What Type of Tire Should You Choose For Your Cruiser?

Cruisers can use more than just cruiser tires

Tire types for cruisers
There's a whole lot of tire types to choose from, but which would be better for your cruiser?Photography by Dean Groover

Purpose-built cruiser tires are relatively new on the tire rack at your dealer. Until now, there was a variety of tires designed specifically for other applications that were then pressed into service on cruisers. Some of these may still be the best choice for your application.

Sport tires: Designed for maximum traction when leaned over, these tires have soft, sticky tread compounds and short lives. Their excellent traction serves only in a braking mode on a typical cruiser, which lacks the cornering clearance or power to utilize it in other situations. However, they still find favor from riders who like their looks or want to give their machines a performance flavor. The expense and short life make this a poor choice for the vast majority of cruiser owners.

Economy tires: These are at the opposite end of the spectrum from sport tires. Low-cost, low-tech, modest in terms of traction and not particularly durable, these are not tires for enthusiasts—unless you just need something to get home and the tire you want isn't available. Even if the price looks tempting, consider that a shorter life may mean that you must pay for mounting another pair sooner.

Touring tires: Although these high-mileage tires are not inexpensive, their impressively long lifespans can make them a great buy, particularly if you travel far or frequently on your bike. Under some combinations of bike and rider, a rear tire can deliver 20,000 miles. We frequently recommend these tires which, despite their tough tread compounds, typically give better wet and dry traction than the OE cruiser tires.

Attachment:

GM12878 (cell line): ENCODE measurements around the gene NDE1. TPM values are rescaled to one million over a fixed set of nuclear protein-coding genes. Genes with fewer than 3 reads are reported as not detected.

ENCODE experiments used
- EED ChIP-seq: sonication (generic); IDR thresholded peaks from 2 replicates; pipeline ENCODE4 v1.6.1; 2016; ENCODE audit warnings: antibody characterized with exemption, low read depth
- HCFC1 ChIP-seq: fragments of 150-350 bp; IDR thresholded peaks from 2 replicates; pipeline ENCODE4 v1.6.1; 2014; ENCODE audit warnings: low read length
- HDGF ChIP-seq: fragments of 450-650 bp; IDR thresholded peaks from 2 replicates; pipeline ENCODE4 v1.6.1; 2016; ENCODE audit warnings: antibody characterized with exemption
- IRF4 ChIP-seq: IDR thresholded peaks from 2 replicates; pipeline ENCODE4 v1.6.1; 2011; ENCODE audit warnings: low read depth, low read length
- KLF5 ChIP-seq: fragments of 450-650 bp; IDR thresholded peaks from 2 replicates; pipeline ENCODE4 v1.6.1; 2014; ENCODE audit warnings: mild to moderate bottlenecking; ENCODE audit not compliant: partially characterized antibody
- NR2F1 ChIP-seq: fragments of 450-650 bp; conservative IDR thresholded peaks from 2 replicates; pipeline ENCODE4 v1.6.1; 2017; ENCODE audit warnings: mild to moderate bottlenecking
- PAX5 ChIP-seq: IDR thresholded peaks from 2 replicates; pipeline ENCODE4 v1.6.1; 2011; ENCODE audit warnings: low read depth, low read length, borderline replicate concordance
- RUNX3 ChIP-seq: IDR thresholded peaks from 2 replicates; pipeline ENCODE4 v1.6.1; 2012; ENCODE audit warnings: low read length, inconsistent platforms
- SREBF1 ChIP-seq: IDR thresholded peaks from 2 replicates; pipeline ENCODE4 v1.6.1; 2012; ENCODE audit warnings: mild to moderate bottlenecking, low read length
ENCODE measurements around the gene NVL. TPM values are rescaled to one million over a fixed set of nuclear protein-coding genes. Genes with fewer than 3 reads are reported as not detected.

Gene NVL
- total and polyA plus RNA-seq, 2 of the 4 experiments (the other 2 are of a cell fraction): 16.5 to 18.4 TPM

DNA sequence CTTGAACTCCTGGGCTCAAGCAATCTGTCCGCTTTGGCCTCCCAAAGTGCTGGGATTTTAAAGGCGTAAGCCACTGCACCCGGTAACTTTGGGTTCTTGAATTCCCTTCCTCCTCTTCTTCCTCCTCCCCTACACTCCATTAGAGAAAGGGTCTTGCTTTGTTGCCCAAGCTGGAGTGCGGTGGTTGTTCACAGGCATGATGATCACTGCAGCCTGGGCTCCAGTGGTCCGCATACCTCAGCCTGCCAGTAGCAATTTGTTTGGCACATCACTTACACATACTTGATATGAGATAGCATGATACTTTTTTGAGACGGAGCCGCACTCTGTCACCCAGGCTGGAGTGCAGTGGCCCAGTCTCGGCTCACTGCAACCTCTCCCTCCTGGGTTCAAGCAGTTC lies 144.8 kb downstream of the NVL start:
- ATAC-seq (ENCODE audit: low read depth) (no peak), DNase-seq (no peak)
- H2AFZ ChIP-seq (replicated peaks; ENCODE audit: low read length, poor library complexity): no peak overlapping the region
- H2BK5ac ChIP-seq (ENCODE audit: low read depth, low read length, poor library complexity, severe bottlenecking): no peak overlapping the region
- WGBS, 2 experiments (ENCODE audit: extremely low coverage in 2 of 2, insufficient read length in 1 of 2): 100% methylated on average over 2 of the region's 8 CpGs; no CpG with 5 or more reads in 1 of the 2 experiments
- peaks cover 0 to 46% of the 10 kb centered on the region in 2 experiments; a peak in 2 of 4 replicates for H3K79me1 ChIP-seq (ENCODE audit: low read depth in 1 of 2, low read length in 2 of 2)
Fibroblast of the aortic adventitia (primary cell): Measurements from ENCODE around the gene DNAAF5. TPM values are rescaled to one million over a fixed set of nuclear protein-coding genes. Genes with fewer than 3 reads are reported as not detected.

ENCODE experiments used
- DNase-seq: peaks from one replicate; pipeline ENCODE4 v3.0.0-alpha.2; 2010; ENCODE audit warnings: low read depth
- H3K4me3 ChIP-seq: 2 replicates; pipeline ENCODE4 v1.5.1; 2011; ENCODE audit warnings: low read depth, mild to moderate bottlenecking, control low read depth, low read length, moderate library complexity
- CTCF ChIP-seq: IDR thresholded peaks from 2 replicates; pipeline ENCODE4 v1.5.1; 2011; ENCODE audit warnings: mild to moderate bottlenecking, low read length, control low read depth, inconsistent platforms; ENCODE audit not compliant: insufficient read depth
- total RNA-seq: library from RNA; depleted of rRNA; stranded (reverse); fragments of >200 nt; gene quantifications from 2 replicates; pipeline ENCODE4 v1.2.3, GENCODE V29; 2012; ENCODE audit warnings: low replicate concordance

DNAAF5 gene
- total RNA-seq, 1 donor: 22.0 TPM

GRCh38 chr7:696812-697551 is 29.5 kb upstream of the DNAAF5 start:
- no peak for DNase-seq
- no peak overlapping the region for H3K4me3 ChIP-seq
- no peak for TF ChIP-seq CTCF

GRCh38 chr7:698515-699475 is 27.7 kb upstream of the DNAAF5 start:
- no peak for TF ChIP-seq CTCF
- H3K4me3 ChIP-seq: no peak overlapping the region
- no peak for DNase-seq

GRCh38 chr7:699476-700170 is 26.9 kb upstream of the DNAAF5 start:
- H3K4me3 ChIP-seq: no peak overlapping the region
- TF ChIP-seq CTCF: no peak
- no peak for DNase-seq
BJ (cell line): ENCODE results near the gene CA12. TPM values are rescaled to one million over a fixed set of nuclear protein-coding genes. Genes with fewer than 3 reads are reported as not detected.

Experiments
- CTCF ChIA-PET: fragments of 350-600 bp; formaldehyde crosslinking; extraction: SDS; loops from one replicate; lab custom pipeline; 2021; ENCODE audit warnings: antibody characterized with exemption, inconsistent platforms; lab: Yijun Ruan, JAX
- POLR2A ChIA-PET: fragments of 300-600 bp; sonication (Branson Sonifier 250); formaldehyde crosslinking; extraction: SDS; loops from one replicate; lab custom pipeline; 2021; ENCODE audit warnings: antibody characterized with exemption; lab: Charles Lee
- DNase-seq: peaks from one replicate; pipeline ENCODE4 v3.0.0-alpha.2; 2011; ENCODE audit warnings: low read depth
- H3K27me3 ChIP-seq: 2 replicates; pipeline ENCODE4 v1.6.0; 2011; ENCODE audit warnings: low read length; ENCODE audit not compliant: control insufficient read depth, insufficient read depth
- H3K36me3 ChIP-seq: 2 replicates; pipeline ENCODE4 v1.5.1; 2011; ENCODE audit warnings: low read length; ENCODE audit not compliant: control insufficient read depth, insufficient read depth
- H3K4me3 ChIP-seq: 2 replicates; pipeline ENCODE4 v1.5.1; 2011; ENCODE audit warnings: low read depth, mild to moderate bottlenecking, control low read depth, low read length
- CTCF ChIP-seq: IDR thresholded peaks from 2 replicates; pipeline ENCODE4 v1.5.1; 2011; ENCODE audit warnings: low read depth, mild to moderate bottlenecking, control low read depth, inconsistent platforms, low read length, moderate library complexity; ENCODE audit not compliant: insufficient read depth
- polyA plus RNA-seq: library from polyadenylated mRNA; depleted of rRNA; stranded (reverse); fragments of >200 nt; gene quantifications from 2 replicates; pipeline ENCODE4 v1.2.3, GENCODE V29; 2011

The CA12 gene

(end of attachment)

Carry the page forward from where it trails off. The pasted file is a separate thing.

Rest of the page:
Sport-touring tires: This compromise of cornering grip and traveling mileage may be worthwhile on a cruiser with significant cornering clearance. But most cruisers will get all the traction they need from a high-mileage or cruiser tire.

For the vast majority of cruiser owners, cruiser tires or touring tires are the best balance of price and usable performance. Style and the availability of a tire in the size you need are also major considerations. A few riders will find that the OE tire is the only real choice. In some cases, like the Honda Valkyrie with its radials, you have very few choices. But, even if there is only one offering from the aftermarket—such as the Bridgestone sold for the Valkyrie—our experience is that it will usually give better performance (sometimes at a lower price) than the OE tire. That's the case with the Valkyrie.